“This stuff’s gonna be expensive”, said Miles to Claude Nobs when they discussed the concept in New York. “Why?” said Nobs, “The cost of the band can’t be that much.”, “It ain’t that, man,” said Miles, “It’s just that this shit is hard to play.” Hard and poignant. The concert, performed at The Montreux Jazz Festival in Switzerland in July 1991, was a triumph as this CD only too clearly demonstrates. But less than four months later, after what was probably the first and only time he had publicly looked back on his music, Miles Davis died. It almost seems as if, with customary foresight, Miles Davis had planned his own farewell.
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on 22 November 2000
The Gil Evans and Miles Davis collaboration of the 50's, produced some of the very best of jazz. Gil's orchestral arrangements gave Miles exactly the right sound for his genius improvisation. As it says on the sleeve notes it took Quincy Jones to persuade Miles to revive those sounds at the Montreux jazz festival, with the Gil Evans Orchestra. The result is magical not only because it is a live performance but because it takes us back to the time when these songs were written and were the new sound. I was born in the 50's and I grew up listening to all the jazz greats but rarely has there been such a collaboration as on this album, this is simply great musical history being recreated.
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on 29 November 2012
I have had this album a number of years now and have used it sparingly in order that it may retain some power to affect me in the manner in which it first did. Not being one to sentimentalise or over egg the pudding, it is a confession, then, to cast my opinion on this performance publicly. There is not a wrong step in this recording and it hits sublime early on and effectively stays there. Perhaps it's the belief, in light of subsequent events, that Miles realised this was his swansong or perhaps the spirit within the performance because he did, but, for whatever reason, there is a vitality within the music that grasps you and doesn't let go. I have many albums by Miles Davis but this, like no other, can take a hold of you and change things around for a while. Try it whilst in a vulnerable frame of mind, late, lights dimmed and a whisky bottle to hand to feel truly human for an hour or so.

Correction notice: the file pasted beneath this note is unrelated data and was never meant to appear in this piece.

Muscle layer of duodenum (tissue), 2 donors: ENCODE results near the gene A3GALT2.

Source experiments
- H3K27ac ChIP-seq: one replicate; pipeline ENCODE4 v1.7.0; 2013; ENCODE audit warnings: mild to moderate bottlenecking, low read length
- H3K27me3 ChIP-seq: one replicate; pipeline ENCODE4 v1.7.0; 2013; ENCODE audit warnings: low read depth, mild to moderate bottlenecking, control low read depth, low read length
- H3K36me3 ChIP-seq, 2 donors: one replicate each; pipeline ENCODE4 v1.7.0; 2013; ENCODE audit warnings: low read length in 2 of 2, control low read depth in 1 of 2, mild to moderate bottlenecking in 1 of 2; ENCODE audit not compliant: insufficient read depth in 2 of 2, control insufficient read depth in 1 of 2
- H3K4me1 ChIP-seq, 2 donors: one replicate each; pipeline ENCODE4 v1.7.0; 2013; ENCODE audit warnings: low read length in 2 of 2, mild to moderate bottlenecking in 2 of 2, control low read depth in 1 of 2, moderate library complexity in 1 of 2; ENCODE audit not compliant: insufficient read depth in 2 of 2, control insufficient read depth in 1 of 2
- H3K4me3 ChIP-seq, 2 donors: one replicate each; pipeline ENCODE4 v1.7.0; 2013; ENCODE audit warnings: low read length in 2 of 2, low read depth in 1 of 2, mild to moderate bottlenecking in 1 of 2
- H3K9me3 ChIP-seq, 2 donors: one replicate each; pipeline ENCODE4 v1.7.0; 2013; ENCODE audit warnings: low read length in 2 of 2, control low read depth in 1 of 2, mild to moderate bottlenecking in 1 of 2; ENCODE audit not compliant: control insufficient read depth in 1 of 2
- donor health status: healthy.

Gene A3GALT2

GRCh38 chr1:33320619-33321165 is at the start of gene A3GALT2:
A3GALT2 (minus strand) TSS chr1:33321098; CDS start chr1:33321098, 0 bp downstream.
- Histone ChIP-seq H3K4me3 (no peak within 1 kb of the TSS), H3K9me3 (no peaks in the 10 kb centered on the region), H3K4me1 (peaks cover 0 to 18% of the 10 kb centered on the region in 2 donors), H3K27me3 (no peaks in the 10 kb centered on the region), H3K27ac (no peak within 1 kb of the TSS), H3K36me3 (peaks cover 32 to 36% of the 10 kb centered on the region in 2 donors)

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TOP 1000 REVIEWERon 18 September 2013
I approached this album with some trepidation - how wrong I was. Miles was never one to look back but on this, his swansong he finally gave in after some gentle prodding from Quincy Jones. Recorded just two months before his death he must have known his time had come. This is effectively a Greatest Hits set of his ground breaking work with Gil Evans, featuring the classic arrangements from Miles Ahead, Porgy & Bess, and Sketches of Spain. It is beautiful, it is poignant, it is a superb summing up of a giant's career. I can't recall any other album affecting me like this, I wept. Truly a classic.
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on 25 August 2012
this is a fantastic collection of pieces from the Miles & Gil Evans repertoire - with the added bonus of Quincy as MD and a great band! it also has Miles, near the end of his life, still playing amazing trumpet - highly recommended!
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on 4 February 2008
I was there and 5 stars are not enough. Stunning finale to a brilliant concert.
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on 30 October 2014
quite enjoyable
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on 20 July 2014
Great live jazz
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on 22 March 2013
Great to hear this concert by such a talented musician, especially as it provides a retrospective of his musical compositions..